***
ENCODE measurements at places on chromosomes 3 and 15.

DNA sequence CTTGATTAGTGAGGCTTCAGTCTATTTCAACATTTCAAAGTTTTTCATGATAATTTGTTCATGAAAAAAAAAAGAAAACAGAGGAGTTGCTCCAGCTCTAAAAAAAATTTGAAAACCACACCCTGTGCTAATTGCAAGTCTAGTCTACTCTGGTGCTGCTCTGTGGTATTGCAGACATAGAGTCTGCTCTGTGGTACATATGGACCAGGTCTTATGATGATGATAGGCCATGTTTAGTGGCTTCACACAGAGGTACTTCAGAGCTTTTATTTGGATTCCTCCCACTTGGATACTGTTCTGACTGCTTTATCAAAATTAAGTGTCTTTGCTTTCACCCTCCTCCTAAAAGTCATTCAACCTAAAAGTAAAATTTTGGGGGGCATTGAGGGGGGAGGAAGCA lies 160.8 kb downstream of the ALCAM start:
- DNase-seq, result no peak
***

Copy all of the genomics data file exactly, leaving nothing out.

ENCODE measurements at places on chromosomes 3 and 15.

DNA sequence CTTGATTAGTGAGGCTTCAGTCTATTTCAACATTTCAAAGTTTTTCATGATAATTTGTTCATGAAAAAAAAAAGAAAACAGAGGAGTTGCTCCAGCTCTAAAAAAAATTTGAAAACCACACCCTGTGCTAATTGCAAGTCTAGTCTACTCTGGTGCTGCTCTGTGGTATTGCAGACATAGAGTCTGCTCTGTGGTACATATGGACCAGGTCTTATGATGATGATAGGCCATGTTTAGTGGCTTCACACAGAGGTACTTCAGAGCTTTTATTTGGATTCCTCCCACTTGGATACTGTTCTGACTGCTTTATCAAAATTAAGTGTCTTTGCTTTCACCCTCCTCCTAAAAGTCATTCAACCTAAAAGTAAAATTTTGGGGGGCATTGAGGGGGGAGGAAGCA lies 160.8 kb downstream of the ALCAM start:
- DNase-seq, result no peak